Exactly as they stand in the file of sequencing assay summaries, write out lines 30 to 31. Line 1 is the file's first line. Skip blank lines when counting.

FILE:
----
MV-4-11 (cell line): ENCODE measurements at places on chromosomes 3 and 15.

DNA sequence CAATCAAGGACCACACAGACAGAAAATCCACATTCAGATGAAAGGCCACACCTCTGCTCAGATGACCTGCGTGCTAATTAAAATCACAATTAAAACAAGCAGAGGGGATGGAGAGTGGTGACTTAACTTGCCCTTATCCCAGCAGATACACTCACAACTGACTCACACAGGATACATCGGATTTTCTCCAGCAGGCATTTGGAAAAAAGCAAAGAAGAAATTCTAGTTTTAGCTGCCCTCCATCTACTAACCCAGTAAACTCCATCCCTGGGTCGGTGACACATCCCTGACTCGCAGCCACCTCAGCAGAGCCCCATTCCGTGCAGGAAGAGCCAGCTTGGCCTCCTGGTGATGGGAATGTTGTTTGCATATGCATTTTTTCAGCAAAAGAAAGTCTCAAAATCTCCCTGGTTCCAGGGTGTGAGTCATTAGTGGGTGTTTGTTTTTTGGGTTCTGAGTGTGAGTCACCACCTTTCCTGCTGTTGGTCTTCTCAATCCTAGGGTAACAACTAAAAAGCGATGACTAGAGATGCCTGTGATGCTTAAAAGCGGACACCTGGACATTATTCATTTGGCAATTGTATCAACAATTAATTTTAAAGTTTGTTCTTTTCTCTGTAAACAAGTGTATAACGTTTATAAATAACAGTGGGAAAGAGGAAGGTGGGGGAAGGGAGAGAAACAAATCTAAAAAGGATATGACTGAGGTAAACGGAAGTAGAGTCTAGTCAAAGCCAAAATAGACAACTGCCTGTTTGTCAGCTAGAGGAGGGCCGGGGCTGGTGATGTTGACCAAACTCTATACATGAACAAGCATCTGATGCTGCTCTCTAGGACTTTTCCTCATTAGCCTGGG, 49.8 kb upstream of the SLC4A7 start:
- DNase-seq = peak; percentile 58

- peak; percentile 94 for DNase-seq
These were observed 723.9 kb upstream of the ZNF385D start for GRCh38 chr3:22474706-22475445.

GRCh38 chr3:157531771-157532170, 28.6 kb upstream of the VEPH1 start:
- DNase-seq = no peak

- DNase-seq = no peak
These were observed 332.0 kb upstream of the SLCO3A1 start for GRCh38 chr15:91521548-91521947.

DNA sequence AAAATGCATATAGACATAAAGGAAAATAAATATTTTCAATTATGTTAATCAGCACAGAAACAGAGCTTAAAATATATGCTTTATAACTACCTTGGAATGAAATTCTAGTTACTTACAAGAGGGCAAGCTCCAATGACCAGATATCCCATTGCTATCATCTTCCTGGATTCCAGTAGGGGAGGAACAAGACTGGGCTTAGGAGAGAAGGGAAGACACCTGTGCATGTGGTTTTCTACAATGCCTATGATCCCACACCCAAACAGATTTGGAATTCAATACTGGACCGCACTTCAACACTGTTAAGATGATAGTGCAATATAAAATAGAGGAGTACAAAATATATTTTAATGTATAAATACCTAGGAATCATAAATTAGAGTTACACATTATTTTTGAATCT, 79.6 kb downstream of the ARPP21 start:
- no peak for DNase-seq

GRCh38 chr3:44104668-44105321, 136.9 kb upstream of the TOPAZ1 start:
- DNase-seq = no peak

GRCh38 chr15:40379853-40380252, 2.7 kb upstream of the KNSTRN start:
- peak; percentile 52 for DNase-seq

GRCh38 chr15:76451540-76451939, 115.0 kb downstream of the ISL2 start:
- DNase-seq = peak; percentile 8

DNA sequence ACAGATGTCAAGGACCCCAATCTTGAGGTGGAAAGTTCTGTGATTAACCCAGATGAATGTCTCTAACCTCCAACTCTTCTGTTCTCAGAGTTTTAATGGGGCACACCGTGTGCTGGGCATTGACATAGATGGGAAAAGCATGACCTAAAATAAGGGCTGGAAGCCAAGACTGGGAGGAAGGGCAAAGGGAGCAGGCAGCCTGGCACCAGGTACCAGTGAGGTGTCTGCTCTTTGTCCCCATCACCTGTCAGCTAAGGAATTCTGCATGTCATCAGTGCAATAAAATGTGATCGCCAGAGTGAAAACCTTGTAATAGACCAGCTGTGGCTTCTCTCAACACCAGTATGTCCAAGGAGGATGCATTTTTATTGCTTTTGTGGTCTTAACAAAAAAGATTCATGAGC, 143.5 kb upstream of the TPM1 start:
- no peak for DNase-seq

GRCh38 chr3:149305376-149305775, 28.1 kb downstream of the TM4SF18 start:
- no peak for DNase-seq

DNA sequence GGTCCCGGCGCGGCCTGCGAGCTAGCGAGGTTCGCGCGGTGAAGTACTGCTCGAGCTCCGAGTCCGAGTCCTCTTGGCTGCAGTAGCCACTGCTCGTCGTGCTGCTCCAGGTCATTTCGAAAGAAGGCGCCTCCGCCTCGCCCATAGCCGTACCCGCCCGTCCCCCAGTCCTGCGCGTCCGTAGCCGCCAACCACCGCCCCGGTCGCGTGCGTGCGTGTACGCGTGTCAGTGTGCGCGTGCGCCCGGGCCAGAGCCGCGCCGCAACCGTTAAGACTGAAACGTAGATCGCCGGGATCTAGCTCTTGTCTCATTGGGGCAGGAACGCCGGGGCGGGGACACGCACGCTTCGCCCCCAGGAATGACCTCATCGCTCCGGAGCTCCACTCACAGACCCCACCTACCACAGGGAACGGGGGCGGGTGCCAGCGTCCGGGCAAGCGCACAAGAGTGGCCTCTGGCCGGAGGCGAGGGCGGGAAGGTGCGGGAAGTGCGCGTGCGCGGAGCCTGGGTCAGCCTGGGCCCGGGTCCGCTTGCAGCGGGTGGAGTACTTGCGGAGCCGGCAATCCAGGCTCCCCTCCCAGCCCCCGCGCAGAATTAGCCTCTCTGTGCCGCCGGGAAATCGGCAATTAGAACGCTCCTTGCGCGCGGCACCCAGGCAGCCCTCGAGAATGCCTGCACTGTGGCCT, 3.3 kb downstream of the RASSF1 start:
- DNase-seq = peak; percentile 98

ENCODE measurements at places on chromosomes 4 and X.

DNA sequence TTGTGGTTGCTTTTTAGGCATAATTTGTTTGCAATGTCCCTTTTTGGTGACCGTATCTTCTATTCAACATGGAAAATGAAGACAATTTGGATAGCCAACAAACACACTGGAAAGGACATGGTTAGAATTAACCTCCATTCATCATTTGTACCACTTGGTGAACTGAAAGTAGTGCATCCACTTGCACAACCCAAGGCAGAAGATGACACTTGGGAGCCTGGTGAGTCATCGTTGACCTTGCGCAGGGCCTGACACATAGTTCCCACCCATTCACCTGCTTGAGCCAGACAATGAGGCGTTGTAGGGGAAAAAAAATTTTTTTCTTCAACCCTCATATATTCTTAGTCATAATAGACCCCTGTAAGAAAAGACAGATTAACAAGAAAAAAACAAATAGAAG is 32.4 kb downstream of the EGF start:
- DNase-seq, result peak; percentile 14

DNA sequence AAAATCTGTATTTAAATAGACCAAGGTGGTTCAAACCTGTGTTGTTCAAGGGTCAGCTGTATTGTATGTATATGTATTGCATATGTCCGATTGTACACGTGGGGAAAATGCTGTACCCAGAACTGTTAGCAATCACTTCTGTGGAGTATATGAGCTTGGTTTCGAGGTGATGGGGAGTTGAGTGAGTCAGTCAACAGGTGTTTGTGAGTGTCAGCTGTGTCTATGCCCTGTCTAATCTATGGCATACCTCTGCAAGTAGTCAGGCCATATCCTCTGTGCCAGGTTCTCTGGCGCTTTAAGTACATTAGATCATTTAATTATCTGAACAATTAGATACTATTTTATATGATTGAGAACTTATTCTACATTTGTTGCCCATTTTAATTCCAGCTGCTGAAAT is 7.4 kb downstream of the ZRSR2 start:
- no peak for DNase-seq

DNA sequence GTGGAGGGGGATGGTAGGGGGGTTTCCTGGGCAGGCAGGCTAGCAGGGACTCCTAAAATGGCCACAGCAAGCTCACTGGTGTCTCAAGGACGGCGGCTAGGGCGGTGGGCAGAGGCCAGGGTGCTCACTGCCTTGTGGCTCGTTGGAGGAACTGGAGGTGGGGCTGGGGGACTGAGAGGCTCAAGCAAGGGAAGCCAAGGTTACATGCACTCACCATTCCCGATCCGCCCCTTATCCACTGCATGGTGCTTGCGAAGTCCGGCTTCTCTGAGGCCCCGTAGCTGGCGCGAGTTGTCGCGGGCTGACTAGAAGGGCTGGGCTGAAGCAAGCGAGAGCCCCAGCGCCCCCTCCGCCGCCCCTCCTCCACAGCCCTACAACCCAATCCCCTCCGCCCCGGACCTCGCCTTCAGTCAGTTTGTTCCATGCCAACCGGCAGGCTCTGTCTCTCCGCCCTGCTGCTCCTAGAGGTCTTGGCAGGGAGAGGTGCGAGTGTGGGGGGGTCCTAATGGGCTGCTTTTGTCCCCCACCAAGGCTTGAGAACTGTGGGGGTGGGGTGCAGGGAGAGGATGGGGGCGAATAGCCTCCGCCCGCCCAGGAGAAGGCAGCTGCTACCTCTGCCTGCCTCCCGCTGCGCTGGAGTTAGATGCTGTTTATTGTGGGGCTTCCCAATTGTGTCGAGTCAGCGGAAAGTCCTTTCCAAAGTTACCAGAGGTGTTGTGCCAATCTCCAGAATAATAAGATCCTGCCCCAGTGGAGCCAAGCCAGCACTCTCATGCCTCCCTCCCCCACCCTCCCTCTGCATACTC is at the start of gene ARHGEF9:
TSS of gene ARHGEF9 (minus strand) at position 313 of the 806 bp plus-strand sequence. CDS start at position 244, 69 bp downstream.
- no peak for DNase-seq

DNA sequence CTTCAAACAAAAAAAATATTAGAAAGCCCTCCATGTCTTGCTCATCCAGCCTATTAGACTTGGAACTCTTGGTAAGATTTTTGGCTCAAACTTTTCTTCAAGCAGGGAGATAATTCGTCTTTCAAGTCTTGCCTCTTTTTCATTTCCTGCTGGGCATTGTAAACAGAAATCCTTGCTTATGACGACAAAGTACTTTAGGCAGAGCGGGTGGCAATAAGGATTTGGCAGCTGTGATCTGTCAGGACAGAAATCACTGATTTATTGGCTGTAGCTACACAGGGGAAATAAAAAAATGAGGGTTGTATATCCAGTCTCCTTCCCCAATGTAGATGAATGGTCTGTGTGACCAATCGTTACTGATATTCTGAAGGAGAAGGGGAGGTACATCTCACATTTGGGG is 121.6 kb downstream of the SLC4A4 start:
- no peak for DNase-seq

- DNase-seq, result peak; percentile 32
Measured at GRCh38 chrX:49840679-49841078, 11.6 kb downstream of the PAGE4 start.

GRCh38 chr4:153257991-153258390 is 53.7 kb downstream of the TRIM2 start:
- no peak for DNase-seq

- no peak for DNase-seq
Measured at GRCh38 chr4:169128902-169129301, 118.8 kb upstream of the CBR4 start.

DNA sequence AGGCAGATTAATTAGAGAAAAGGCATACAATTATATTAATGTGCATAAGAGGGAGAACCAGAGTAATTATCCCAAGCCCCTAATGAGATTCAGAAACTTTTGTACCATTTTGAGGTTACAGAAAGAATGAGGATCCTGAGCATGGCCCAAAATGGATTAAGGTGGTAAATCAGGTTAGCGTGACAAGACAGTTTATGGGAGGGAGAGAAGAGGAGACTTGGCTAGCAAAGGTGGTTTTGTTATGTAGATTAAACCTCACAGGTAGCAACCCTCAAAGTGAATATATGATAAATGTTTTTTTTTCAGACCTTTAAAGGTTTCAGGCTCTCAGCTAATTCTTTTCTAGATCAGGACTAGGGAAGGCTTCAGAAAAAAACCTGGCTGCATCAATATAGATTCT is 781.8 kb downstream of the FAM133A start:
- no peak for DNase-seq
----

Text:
TSS of gene ARHGEF9 (minus strand) at position 313 of the 806 bp plus-strand sequence. CDS start at position 244, 69 bp downstream.
- no peak for DNase-seq